6-1 loss to Carolina highlights all that is wrong with the Maple Leafs
By Tony Ambrogio (@SNTonyAmbrogio)
This is as low as it has been all season for the Toronto Maple Leafs.
An embarrassing 6-1 loss to Carolina on Thursday highlighted all that is wrong with the Leafs, a team that now sits out of the playoffs for the first time all season.
They have lost three straight games – to teams below them in the standings (Rangers, Islanders and Hurricanes) – while being outscored 18-5 and being outshot by an average of 10 shots a game during the stretch.
It doesn’t seem to matter what they do – make a move to bring in defenceman Tim Gleason, bench Paul Ranger and Jake Gardiner, turn to James Reimer in goal – nothing is working.
They don’t look interested. They have little confidence. They are playing without any aggressiveness or tenacity.
The Toronto Maple Leafs look lost.
It is eerily similar to March of 2012, when Ron Wilson was fired and Randy Carlyle brought on board.
At that time General Manager Brian Burke said it was like an “18 wheeler going right off a cliff.”
When Wilson was fired, the Leafs were in a 1-9-1 funk and had fallen to 12th in the eastern conference.
Fast forward to this season and the numbers aren’t much better: In the last 24 games, the Leafs have just 2 – that’s right 2 – regulation time wins. If not for a bunch of shootout victories the Leafs would be in more dire straits.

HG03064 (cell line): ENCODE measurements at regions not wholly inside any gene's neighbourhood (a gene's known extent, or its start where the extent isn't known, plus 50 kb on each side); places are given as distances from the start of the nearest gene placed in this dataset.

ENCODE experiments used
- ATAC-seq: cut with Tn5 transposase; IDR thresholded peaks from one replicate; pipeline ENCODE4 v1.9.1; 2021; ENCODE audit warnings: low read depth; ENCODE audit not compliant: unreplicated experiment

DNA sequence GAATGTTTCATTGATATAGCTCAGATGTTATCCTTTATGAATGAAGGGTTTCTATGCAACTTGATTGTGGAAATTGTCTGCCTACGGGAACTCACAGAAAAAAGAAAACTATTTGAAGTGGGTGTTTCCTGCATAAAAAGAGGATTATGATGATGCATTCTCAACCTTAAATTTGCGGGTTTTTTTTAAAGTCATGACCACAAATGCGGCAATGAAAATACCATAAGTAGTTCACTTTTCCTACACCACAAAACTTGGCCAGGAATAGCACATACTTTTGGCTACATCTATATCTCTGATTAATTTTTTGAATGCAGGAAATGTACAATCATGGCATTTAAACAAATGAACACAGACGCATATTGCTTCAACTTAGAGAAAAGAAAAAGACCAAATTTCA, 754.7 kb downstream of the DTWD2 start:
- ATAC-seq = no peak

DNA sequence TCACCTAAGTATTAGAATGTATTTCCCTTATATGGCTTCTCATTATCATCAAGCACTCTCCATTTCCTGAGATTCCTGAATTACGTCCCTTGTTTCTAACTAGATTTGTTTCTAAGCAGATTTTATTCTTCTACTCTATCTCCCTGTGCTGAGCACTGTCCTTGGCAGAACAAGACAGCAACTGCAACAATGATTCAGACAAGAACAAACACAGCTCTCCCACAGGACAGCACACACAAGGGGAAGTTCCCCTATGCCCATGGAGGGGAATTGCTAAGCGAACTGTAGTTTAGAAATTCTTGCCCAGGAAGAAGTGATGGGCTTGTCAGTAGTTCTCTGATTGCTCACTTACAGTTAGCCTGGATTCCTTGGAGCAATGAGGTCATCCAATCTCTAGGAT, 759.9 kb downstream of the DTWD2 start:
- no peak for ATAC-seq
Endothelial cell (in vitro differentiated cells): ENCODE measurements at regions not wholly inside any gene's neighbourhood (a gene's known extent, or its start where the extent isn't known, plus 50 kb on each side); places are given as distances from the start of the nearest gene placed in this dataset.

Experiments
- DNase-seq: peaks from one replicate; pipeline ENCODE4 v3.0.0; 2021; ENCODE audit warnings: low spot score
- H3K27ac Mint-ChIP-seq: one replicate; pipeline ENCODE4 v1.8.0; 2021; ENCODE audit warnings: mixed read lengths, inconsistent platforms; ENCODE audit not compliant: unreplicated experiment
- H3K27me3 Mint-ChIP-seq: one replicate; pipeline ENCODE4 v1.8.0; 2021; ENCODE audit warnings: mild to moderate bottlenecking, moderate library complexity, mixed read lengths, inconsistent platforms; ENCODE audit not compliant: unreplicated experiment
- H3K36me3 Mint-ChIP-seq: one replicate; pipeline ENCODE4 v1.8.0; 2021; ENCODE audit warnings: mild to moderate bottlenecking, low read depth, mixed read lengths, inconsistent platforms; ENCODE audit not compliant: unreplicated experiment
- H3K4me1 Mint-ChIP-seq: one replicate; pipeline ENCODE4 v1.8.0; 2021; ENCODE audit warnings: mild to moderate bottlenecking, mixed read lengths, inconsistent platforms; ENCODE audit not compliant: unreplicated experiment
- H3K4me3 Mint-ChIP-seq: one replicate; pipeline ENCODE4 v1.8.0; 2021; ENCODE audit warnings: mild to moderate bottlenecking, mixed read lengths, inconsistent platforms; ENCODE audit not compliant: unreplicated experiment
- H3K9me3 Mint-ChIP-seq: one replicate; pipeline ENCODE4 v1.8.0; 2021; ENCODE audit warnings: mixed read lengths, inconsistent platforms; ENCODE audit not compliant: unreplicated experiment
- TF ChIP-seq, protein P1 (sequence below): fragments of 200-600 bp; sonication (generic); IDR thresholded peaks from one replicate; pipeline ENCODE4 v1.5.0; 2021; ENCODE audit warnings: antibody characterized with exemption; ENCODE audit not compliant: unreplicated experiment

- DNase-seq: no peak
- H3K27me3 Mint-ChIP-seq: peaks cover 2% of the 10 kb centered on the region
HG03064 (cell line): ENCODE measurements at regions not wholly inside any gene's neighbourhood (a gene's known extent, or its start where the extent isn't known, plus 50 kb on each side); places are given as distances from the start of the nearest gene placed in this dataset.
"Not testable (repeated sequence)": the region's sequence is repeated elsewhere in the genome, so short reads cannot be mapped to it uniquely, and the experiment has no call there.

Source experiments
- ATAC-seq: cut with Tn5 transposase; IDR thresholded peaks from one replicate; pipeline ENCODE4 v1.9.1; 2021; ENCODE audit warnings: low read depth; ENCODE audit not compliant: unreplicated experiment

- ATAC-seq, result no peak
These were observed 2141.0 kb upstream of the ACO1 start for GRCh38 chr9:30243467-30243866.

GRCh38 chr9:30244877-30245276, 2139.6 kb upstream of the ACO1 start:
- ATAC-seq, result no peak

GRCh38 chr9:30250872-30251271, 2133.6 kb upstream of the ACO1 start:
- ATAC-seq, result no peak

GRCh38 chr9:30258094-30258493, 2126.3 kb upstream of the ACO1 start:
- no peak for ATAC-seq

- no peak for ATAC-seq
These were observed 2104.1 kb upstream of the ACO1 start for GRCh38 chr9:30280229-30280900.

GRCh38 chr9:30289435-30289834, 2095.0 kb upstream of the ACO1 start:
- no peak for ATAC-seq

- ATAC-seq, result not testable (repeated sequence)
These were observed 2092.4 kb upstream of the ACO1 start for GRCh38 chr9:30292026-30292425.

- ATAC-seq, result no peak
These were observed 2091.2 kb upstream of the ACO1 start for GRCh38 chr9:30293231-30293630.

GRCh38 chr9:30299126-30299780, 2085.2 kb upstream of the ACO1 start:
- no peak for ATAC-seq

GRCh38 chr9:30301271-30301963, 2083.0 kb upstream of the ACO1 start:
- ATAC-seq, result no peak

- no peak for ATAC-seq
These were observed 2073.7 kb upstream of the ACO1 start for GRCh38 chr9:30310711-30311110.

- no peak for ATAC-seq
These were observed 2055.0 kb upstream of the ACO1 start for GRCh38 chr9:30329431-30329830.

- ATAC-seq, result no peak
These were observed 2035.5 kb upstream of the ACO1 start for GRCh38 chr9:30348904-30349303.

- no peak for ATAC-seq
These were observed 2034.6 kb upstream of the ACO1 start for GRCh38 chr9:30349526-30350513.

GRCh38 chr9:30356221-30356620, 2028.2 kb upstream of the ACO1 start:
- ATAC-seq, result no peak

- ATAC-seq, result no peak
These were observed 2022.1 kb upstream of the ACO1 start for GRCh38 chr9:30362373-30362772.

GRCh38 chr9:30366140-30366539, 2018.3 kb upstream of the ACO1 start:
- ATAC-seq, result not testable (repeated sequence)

The Leafs right now find themselves in 10th place in the eastern conference, just one point ahead of Ottawa (5-3-2 in the last 10) and two points up on the New Jersey Devils.
“First thing we didn’t do was move our feet, cause we stood around and watched,” said Leafs Coach Randy Carlyle following Thursday’s loss. “Nobody has an answer right now. We aren’t engaged in the hockey game to a level to give yourself a chance at success.”
“We’ve stated it numerous times, that we’re not happy with our compete level, night in and night out,” noted the head coach. “That’s what we’ve been pushing for.”
This is a trend that has been evident not only in the last few games – but for months now.
“I think the talking has to stop,” said Jay McClement following Thursday’s loss to Carolina. “We’ve talked all year all about all these things and we’re just not getting the job done. Nothing seems to be changing. We’re just still very inconsistent with our efforts. Something’s got to change. I think we’ve done so much talking, we just need a little more action.”
“Two of the last three games we get blown out – that’s not acceptable,” added McClement.
Randy Carlyle played an instrumental role in roster changes this season – most notably the decisions to part ways with Clarke MacArthur and Mikhail Grabovski.
MacArthur has 15 goals in Ottawa, Grabovski 12 goals in Washington this season.
It was Carlyle who felt his team had to be harder to play against – so moves were made to bring in David Clarkson (who has 3 goals in 32 games) and David Bolland (who has been injured since early November).
The Maple Leafs have allowed a league worst 36.4 shots on goal a game. The penalty kill is 27th in the league.
While Carlyle has been unable to get more out of Nazem Kadri and Jake Gardiner, two young players who have seemingly taken steps backward this year.
Under Carlyle, the Leafs have received little production from their 3rd and 4th lines. Against Carolina on Thursday, enforcer Colton Orr played just 33 seconds.
Since November the Leafs have been outscored 102-69.
General Manager Dave Nonis has been supportive of Carlyle to this point.
The question is, for how much longer?